The research project, started in August 2012, is led by Rensselaer Polytechnic Institute (RPI) under a strategic consortium with Massachusetts General Hospital (MGH), General Electric (GE) Global Research and Los Alamos National Laboratory (LANL).  The broad, long-term objective of this research initiative is to bring about leadership essay massively parallel computing power, currently available only to National Labs and major research universities, to busy and resource-limited radiology clinics.  This project’s goal is to demonstrate a new Monte Carlo radiation simulation software package, for a low-cost desktop high-performance computer, that will reduce the turn-around time for computed tomography (CT) imaging dose calculations from the current 10 hours to less than 1 minute. Such an innovative hardware/software solution is expected to revolutionize a wide range of clinical imaging and radiotherapy practice involving x-rays, gamma-rays, electrons, and protons.  The users of this new tool include radiologists, radiological technologists, medical physicists, regulators, manufacturers and researchers who need to analyze patient radiation doses from x-ray CT examinations.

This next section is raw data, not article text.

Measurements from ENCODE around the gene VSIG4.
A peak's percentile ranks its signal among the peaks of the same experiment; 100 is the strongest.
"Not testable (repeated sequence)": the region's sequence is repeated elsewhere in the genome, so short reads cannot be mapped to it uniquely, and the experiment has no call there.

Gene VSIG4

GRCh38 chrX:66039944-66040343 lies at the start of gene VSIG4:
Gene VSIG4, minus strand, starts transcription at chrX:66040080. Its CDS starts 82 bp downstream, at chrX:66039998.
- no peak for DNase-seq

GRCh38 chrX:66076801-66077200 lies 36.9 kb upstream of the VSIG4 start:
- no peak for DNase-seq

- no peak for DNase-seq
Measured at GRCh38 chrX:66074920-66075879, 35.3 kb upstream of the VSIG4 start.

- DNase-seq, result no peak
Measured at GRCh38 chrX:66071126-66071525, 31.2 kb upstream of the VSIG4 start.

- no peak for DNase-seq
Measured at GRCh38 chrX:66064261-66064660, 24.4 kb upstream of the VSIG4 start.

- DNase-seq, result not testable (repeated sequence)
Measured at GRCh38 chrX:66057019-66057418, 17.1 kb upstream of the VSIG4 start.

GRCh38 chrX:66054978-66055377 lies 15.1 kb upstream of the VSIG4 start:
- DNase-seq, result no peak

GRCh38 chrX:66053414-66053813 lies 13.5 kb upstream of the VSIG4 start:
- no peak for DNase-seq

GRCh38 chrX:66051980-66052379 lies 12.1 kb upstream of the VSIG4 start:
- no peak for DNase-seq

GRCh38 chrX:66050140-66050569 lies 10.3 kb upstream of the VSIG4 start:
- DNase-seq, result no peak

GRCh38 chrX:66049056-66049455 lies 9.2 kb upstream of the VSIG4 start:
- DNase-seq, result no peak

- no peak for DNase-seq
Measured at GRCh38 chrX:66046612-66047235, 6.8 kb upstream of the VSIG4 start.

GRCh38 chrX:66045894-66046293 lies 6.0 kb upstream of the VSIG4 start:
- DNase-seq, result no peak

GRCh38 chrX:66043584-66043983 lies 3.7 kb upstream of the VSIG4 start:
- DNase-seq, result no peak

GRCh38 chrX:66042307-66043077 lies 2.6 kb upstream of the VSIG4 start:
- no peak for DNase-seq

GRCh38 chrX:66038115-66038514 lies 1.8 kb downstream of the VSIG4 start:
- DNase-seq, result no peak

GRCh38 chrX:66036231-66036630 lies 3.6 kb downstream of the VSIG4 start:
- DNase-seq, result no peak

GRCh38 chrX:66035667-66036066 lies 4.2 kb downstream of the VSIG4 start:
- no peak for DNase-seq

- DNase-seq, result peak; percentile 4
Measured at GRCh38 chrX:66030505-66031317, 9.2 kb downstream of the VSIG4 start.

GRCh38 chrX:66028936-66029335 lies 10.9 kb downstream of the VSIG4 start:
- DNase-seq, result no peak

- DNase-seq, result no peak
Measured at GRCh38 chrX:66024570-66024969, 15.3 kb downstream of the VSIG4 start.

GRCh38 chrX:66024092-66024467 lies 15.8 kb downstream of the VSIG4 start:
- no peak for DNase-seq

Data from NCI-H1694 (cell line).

This multidisciplinary team of experts from nuclear engineering, Monte Carlo radiation transport theory, medical physics, computer science, clinical radiology, and CT scanner design will achieve the following specific aims:

  • To develop a new Monte Carlo software package ARCHER that is specifically designed and optimized for the emerging heterogeneous computing platforms and to validate the software against a well-tested CPU-based Monte Carlo code package.
  • To integrate the software with CT scanner models and a library of deformable patient phantoms.
  • To demonstrate and evaluate clinical benefits of the new Monte Carlo computing tool for typical diagnostic CT scanning protocols.
  • To establish a national resource center of Monte Carlo parallel-computing for the clinical radiological community.



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